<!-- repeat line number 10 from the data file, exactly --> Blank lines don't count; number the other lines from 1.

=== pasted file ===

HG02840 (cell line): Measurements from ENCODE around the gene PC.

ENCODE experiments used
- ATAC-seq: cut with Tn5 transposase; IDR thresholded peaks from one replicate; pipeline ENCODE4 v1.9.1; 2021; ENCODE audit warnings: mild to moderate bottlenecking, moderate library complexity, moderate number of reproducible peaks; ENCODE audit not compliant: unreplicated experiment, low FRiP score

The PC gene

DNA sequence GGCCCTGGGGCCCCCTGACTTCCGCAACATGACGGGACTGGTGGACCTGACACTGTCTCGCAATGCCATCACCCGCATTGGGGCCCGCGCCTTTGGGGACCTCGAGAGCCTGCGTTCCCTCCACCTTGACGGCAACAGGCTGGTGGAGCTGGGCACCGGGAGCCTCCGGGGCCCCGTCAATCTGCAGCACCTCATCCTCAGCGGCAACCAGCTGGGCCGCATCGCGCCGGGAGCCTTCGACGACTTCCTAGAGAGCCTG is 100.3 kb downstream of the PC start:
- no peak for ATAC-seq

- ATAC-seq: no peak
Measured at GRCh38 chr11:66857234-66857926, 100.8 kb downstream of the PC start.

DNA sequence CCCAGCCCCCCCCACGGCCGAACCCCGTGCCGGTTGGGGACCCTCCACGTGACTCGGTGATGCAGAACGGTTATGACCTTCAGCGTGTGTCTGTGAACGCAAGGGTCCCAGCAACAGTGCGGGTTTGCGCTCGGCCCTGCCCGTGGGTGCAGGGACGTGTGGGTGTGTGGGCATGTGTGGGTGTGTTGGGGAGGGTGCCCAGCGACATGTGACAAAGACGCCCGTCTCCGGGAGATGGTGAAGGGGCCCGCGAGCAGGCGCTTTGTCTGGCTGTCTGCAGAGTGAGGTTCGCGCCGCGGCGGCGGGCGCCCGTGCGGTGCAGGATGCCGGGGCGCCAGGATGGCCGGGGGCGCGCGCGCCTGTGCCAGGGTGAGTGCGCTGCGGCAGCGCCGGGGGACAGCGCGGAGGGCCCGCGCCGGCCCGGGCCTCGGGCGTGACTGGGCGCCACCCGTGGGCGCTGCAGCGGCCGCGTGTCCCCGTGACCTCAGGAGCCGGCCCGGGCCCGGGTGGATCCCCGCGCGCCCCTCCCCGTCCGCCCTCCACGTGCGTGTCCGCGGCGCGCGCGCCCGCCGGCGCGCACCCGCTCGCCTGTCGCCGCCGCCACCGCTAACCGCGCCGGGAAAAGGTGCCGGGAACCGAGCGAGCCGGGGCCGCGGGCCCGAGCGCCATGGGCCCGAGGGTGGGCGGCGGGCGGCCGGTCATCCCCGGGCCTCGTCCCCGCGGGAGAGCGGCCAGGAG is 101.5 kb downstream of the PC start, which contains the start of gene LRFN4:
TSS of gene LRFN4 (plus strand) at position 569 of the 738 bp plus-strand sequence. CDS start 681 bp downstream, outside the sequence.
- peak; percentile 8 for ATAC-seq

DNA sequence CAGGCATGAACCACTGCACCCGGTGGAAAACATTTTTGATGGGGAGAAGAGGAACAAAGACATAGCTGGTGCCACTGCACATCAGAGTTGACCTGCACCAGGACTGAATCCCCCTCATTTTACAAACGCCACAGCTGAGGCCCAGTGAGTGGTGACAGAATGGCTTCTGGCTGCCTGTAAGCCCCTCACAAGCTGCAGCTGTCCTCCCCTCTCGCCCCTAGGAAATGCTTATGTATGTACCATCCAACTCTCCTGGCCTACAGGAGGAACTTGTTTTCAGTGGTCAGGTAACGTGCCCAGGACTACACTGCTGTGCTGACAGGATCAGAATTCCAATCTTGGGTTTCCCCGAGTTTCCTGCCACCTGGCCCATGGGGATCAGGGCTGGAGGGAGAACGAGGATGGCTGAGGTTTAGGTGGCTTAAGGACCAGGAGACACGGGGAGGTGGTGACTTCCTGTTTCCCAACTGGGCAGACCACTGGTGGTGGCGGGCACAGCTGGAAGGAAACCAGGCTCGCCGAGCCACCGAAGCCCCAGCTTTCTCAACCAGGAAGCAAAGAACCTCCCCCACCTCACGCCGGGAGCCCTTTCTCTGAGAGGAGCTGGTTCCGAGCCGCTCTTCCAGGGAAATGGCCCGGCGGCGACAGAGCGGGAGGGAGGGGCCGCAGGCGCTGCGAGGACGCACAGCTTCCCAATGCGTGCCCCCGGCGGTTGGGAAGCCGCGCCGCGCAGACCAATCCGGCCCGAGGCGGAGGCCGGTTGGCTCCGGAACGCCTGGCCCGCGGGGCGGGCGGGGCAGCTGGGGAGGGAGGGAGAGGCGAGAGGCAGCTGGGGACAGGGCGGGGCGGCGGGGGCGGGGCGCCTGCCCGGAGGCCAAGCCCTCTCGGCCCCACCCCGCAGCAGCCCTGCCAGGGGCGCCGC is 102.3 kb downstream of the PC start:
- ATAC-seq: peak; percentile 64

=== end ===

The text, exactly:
TSS of gene LRFN4 (plus strand) at position 569 of the 738 bp plus-strand sequence. CDS start 681 bp downstream, outside the sequence.